Manus centre is cobbled together: PNG judge

ASYLUM seekers on Manus Island are living in a “cobbled together detention centre” in a tense atmosphere, according to a Papua New Guinean judge.
Manus centre is cobbled together: PNG judge 
Manus centre is cobbled together: PNG judge 
Manus centre is cobbled together: PNG judge 
Manus centre is cobbled together: PNG judge 
Manus centre is cobbled together: PNG judge

Justice David Cannings and a court-appointed party visited the Manus facility on Tuesday morning as part of an inquiry into whether asylum seekers' basic human rights were being respected.

Addressing the court in Lorengau yesterday, Cannings said he found the atmosphere to be tense and several asylum seekers were in agitated states and had to be calmed.

"That's a factual observation," he told the court.

"As for reasons for that, one can speculate.

"The very presence of a judge and perhaps the knowledge or partial knowledge of the transferees that the judge was coming to observe added to the tension."

Cannings did not directly talk to the asylum seekers but observed the conditions at the centre.

However, transferees tried to talk to the court party about the poor condition of the toilets, making suggestions they were "scrubbed up for the [court] party", the Guardian reported.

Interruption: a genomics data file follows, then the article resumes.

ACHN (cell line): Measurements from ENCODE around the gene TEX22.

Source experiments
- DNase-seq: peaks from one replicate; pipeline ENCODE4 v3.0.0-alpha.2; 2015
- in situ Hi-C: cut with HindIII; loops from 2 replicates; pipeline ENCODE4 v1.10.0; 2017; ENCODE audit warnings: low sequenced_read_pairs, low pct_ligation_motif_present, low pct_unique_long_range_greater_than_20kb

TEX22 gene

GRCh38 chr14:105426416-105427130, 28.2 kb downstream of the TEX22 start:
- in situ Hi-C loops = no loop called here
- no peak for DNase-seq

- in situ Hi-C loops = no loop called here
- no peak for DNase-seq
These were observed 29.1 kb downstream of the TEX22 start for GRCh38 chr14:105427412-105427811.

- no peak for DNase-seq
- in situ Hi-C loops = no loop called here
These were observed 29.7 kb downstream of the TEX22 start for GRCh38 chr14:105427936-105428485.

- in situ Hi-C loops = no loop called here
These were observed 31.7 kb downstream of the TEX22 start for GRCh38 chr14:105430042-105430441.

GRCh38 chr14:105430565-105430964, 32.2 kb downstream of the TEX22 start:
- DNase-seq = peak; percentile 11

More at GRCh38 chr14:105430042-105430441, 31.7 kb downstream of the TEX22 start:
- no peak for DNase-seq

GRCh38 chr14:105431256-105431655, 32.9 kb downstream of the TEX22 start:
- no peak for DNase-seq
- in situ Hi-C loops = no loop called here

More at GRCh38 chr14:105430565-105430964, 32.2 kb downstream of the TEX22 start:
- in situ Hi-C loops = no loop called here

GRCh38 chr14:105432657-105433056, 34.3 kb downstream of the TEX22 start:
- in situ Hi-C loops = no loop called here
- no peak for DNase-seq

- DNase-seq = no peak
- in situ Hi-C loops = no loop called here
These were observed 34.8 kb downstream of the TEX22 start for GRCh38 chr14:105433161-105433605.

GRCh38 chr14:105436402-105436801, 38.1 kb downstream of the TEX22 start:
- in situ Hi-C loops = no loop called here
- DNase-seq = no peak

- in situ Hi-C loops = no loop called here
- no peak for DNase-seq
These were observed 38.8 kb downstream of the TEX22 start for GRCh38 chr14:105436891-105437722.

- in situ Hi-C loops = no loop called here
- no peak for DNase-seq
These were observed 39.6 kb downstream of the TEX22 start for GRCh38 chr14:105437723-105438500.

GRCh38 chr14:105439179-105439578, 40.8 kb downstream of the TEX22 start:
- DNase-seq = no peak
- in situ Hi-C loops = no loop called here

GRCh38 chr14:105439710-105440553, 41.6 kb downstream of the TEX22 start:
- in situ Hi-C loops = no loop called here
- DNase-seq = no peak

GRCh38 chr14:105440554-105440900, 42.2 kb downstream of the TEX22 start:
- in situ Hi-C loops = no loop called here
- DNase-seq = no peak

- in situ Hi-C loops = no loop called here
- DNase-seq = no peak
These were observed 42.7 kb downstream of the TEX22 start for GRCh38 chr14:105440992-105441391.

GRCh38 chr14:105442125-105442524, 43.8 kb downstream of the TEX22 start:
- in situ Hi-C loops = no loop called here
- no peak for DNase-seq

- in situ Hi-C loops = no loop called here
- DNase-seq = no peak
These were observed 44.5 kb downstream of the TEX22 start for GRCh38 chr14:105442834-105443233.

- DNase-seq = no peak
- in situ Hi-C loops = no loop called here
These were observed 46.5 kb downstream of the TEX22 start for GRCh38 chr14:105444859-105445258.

Cannings said asylum seekers were mostly sleeping in 40-man dormitories and medical facilities appeared well-equipped and clean.

"The authority has done the best it can but the facility seems to have been cobbled together at short notice," he was reported as saying.

"It is obviously not a facility that was dealt with as a coherent whole."

Asylum seekers and staff ate the same food but "the dining facilities were not overly clean and hygienic", he said.

The court will hear the testimonies of four asylum seekers who will speak through translators when the inquiry continues today.

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